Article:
6 Reasons Why Cats Groom Each Other
Have you ever seen your cats grooming each other? Does this mean they love each other, or is there another reason behind this feline behavior? Should you stop your cats when they do this, or should you allow it to continue?
In the article below, we’ll explore six of the most common causes of shared grooming in cats. With the help of this information, you can understand what your cats are doing and what they may be communicating to each other and to you through this behavior.
1. Communicating Relationships
One of the most common causes of why cats groom each other is communicating relationships. Cats use grooming to express their relationship to other cats between each other. For example, in a group of wild cats, some may groom others to show they are closer than other members of the same colony.
In a home setting, your cats may be telling each other that they trust and respect one another. However, they might also be communicating this to you. In other words, if your cats seem to be grooming each other in front of you most of the time, they may want you to recognize their relationship, too.
Cats also groom each other because they are bonded with each other. Littermates and cats who have lived around each other for most of their lives may treat each other with this type of respect and admiration, and they may groom each other to show their bond outwardly.
Cats perform this type of social grooming because they want the other cat to understand they aren’t threatening. They also want the other cat to recognize the bond of their feline friendship and return it in some instances, too. This grooming may also indicate bonds to other cats who witness it.
3. Showing Dominance
In groups of big cats, such as prides of lions, cats groom each other to show dominance. If one of the higher-ranking cats in the group grooms a lower-ranking cat, this shows that the higher-ranking cat is in charge and the lower-ranking cat is submissive in response.
This behavior can sometimes be seen in domestic cats, too. Most of the time, this dominance-induced grooming only occurs in groups of three or more cats sharing the same territory—such as living in the same home. However, some groups of cats may never engage in this type of social grooming, and that’s okay, too.
4. Mothers and Kittens
Mother cats have an instinct to groom their kittens that sets in almost as soon as the kittens are born. The mother cat cleans the afterbirth from the kittens (if a human doesn’t do it for her) and also grooms the kittens’ rear ends to encourage them to potty for the first time.
This grooming instinct never goes away in many mother cats. Female cats who have had kittens are much more likely to groom other cats simply because of the presence of this instinctive behavior.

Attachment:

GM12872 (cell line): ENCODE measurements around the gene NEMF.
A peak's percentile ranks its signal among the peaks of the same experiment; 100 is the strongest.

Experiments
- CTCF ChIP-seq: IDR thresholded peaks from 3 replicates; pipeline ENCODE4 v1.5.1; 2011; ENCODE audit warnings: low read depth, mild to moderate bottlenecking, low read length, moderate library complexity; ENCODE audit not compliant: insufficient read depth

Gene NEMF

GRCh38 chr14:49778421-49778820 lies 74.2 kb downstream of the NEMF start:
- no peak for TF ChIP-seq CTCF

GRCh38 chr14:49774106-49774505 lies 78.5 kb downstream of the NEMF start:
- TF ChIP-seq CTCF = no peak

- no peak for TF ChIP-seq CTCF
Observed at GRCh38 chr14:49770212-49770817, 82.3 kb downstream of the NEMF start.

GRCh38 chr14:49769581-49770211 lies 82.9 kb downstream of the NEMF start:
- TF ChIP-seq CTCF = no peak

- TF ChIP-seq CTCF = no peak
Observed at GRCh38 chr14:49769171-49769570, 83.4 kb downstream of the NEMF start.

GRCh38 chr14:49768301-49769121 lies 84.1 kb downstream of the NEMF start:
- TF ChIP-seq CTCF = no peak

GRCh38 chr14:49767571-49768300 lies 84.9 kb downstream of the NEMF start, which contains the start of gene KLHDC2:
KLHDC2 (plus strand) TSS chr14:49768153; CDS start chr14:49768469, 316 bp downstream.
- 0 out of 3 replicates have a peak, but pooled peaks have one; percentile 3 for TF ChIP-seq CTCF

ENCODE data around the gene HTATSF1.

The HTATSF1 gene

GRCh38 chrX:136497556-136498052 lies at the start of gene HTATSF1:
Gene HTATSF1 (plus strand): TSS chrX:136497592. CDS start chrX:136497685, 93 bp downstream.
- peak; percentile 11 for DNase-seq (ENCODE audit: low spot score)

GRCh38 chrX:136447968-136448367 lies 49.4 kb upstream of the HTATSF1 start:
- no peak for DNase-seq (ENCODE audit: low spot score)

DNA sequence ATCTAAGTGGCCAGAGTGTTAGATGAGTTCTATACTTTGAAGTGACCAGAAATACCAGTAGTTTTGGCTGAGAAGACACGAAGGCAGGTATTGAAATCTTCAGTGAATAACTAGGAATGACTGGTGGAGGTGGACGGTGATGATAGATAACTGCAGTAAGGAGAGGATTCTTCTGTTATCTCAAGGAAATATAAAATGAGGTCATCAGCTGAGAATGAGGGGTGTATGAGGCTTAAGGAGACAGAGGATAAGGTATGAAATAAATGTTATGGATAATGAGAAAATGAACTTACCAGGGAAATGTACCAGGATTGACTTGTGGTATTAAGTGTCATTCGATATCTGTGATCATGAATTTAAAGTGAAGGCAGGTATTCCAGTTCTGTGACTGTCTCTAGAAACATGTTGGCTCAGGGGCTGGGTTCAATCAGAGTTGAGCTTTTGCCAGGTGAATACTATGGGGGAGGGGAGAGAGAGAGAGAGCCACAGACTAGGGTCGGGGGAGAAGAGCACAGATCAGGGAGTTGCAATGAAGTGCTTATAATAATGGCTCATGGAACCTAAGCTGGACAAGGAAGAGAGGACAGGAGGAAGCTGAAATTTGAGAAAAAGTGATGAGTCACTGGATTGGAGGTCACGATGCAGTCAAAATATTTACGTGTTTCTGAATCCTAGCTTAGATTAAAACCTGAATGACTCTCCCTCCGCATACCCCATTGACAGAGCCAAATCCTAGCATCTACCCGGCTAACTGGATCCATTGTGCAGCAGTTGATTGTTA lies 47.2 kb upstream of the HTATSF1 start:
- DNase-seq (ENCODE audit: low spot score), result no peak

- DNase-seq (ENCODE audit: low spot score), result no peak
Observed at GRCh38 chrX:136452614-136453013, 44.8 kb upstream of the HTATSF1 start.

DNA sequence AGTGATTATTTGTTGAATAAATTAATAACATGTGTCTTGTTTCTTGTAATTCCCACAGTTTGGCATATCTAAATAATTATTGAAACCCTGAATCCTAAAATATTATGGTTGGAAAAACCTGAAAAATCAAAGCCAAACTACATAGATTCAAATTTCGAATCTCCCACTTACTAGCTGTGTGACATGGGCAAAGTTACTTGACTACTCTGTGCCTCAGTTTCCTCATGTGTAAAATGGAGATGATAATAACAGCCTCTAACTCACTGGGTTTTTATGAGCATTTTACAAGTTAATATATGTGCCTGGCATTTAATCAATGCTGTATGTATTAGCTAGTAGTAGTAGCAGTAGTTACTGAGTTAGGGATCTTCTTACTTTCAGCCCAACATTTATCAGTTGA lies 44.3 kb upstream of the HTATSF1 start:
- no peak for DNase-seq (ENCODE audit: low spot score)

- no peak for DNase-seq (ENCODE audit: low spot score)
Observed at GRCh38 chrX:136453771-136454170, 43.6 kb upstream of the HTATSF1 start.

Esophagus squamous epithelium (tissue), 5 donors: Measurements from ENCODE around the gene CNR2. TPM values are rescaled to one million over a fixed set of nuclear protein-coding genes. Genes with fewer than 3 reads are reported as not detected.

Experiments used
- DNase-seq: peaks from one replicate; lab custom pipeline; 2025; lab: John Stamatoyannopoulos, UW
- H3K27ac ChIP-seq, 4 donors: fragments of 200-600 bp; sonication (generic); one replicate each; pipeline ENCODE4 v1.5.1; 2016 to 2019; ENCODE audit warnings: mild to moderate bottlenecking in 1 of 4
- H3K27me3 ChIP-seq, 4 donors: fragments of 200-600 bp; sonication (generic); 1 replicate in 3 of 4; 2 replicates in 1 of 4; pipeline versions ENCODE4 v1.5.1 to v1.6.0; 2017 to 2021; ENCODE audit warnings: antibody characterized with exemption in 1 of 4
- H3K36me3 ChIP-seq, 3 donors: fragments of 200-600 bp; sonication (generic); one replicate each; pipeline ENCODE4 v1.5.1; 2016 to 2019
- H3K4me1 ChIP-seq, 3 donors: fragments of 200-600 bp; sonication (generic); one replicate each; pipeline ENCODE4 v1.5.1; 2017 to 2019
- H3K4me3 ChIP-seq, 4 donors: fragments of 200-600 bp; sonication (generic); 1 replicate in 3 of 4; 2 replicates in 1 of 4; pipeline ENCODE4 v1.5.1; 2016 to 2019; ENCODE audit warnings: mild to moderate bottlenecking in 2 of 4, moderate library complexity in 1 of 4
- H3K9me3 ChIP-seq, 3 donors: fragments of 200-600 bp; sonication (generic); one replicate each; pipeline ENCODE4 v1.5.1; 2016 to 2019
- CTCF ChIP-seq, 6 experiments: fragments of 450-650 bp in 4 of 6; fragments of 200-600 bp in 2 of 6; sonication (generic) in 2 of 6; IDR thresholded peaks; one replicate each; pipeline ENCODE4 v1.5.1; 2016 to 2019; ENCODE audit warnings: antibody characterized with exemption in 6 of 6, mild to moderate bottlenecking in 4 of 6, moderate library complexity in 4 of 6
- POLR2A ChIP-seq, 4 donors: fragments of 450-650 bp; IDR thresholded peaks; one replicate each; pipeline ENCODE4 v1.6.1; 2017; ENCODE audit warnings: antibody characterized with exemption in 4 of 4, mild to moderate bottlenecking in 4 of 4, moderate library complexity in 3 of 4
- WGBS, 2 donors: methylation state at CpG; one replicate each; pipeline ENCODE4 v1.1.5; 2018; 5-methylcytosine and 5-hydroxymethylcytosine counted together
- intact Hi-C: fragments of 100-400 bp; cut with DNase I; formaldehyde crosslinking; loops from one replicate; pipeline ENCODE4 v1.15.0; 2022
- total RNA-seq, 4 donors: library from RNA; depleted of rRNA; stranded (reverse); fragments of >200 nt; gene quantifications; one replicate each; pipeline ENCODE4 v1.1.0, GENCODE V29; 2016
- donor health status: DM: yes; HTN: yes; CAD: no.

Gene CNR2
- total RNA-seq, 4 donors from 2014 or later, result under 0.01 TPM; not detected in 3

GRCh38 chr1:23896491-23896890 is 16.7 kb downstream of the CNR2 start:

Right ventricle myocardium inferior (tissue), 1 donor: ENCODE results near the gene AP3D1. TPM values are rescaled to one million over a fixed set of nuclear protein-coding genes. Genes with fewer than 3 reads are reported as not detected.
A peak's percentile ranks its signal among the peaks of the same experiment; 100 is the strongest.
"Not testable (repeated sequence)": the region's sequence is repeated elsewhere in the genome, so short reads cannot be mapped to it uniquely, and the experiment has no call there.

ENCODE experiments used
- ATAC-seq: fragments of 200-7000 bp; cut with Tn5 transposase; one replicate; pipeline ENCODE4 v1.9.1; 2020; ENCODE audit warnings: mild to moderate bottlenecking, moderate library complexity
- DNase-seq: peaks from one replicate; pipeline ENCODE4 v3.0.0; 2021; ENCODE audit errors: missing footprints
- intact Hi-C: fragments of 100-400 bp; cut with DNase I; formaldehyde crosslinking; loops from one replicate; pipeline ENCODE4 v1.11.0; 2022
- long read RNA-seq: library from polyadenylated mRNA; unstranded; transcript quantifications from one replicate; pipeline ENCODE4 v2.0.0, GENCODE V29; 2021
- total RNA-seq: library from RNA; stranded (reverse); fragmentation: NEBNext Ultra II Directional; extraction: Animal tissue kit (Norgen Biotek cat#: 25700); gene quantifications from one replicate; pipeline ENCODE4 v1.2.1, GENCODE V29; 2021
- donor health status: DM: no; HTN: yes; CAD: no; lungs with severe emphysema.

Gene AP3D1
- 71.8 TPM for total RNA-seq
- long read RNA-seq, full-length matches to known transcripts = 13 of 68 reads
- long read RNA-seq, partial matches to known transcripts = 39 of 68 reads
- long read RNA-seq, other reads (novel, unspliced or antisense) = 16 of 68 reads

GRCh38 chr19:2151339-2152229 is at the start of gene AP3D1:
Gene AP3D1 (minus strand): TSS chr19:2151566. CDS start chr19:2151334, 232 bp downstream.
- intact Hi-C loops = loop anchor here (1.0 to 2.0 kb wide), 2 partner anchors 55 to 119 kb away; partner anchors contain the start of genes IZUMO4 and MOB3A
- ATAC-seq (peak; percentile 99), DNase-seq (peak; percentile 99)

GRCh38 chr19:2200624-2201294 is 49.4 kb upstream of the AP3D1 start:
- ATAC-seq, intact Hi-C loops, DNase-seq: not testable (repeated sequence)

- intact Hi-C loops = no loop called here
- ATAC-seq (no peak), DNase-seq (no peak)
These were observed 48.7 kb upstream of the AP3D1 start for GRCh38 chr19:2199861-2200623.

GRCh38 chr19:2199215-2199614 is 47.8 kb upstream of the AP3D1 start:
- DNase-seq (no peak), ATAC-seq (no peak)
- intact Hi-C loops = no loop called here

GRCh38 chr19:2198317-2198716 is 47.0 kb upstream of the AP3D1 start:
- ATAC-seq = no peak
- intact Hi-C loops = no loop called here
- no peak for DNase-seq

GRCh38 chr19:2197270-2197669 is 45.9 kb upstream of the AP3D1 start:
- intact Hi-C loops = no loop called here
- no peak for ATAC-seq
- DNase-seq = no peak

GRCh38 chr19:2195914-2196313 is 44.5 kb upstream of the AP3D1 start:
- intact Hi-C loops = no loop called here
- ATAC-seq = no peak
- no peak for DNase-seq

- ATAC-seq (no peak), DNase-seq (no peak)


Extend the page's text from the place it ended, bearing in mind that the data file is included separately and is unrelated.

Cats may groom each other to communicate that they accept each other as part of their territory, colony, or “family,” so to speak. This is also one of the most common reasons why cats groom their human family members! Being groomed by a cat indicates that the cat does not see you (or the other cat) as a threat or a stranger any longer, but as part of the group.
If you have two cats who were adopted at separate times and have taken a while to get used to each other, it can be especially rewarding when you first see them grooming each other.
6. Cleaning Assistance
One final reason why cats may groom each other now and then is simply because they understand there are parts of the body that aren’t easy for them to reach on their own. Beneath the chin, for example, is an area that cats cannot groom by themselves, so they need others to help them along.
Since all cats have this same experience, they are likely to understand it in some capacity, as it relates to other cats. Cats are more likely to groom others in hard to reach locations for this reason.
It’s Very Normal for Cats to Groom Each Other
As you can see, there is no harm in allowing your cats to groom each other. This is a perfectly normal part of feline behavior, and it can indicate that your cats are bonded and close with one another. Although it doesn’t mean that they “love” each other in the way we humans understand love, it does mean that they are very close in cat terms!
If your cats are prone to grooming each other, make sure both of them are healthy and free of parasites before doing so. If one cat develops a skin or coat health problem, you may need to try to prevent shared grooming until the problem clears up.
Although this behavior is normal, if you have questions about your cat’s behavior or want to learn more about why cats groom each other, you should always consult with a veterinarian to get answers. At Heart + Paw, you can book an appointment at any of our locations and our team will be happy to provide insights into your pet’s behavior and health.
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